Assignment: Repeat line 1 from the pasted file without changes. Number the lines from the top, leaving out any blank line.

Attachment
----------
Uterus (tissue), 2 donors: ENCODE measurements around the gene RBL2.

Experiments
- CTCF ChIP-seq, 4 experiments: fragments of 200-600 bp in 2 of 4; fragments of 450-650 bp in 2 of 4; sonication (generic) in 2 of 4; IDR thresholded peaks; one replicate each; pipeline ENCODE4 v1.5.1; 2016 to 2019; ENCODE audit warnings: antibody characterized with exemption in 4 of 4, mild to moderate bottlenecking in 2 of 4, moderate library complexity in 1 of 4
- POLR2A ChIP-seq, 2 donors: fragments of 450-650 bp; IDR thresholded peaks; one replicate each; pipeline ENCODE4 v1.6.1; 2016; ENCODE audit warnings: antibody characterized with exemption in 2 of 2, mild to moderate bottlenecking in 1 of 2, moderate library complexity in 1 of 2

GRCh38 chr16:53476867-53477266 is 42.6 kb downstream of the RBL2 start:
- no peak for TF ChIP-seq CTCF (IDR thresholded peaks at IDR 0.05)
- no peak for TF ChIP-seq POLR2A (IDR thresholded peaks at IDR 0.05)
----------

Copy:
Uterus (tissue), 2 donors: ENCODE measurements around the gene RBL2.